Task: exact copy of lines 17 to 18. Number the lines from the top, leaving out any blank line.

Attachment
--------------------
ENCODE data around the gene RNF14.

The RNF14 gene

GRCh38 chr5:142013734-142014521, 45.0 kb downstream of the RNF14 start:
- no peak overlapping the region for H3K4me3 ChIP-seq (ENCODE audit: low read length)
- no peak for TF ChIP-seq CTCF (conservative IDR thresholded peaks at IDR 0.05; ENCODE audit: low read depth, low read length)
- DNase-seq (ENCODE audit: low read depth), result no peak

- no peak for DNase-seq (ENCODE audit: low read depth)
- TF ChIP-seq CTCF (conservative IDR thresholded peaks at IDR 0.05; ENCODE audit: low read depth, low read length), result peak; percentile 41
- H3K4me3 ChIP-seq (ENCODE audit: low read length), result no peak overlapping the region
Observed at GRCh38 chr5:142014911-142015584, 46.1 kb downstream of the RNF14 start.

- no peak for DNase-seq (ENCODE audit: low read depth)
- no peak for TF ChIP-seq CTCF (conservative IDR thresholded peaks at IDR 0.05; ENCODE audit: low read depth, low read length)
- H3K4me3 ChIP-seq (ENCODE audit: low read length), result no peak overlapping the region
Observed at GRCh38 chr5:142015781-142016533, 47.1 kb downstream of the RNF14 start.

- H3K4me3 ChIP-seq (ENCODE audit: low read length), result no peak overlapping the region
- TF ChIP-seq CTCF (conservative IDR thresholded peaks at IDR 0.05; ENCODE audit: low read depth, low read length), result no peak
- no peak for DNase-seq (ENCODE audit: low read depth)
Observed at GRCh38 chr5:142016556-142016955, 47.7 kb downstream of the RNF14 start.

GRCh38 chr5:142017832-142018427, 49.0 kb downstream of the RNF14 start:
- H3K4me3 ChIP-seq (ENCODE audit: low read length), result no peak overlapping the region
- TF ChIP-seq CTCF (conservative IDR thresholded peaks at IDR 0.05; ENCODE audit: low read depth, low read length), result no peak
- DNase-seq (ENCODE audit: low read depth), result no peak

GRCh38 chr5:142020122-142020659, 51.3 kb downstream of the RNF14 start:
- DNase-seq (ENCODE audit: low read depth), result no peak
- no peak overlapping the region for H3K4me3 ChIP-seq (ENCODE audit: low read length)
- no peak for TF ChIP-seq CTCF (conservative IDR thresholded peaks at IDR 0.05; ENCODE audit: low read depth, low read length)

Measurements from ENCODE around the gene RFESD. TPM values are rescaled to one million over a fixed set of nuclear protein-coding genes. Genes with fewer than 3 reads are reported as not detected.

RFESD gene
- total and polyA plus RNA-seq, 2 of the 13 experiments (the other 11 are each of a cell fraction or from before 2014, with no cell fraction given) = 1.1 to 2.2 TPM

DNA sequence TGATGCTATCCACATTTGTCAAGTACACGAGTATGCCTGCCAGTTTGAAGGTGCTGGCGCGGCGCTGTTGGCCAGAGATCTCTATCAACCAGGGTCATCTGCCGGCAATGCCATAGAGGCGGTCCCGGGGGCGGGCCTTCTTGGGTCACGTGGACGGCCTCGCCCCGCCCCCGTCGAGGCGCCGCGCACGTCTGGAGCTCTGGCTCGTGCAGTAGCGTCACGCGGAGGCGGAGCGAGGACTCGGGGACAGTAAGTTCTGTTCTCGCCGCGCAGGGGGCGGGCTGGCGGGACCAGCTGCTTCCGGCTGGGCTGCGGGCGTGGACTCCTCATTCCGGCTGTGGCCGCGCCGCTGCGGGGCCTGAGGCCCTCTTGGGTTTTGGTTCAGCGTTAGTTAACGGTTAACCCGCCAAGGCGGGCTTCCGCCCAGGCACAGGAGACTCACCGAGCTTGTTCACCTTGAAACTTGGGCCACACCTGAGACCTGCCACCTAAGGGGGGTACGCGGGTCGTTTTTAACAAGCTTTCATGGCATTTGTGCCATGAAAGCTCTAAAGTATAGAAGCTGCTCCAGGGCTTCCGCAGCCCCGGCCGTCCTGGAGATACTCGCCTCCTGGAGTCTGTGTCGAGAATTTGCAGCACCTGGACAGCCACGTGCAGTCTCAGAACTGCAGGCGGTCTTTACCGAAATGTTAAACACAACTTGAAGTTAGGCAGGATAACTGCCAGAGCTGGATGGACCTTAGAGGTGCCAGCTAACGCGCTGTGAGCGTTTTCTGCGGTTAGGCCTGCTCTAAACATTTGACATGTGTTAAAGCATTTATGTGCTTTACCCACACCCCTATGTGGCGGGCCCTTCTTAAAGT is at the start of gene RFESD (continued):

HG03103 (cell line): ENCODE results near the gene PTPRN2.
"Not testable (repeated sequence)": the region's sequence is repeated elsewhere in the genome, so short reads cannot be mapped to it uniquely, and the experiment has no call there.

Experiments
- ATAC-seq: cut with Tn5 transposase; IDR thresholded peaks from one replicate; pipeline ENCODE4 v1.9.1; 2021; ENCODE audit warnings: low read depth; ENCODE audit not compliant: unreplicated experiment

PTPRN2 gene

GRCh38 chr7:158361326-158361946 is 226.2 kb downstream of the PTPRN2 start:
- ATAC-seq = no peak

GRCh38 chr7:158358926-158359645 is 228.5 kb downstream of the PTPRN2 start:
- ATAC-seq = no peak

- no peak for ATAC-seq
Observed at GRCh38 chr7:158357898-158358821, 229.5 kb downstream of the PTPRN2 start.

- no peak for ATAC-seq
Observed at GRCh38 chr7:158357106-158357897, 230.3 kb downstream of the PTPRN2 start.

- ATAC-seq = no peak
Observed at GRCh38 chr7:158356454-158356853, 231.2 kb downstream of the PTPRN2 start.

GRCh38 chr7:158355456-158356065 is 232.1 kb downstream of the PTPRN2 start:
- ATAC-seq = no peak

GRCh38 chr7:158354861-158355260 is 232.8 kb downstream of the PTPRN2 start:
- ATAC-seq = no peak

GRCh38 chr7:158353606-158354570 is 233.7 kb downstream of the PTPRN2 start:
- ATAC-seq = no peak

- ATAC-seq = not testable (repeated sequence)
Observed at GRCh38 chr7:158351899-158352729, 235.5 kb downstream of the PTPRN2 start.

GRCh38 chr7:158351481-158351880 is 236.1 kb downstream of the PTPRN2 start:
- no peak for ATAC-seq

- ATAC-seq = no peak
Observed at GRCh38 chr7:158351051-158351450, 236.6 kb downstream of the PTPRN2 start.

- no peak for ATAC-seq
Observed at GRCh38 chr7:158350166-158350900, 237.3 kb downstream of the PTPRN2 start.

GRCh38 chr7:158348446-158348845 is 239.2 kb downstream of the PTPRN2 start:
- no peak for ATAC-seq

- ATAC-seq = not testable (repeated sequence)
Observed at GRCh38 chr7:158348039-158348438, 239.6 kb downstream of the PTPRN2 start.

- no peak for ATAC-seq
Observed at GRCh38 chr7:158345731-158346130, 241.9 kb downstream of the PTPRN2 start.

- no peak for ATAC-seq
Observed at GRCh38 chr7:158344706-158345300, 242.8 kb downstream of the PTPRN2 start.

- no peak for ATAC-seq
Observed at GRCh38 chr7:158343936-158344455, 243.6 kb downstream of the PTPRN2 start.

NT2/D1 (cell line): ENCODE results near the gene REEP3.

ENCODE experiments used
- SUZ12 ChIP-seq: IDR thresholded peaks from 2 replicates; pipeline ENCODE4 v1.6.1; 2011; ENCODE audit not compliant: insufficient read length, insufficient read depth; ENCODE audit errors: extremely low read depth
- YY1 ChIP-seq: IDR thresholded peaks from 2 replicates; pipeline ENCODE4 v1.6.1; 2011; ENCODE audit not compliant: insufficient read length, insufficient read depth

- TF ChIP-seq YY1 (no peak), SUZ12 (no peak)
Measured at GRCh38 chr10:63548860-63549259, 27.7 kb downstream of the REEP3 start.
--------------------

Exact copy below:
- no peak for DNase-seq (ENCODE audit: low read depth)
Observed at GRCh38 chr5:142016556-142016955, 47.7 kb downstream of the RNF14 start.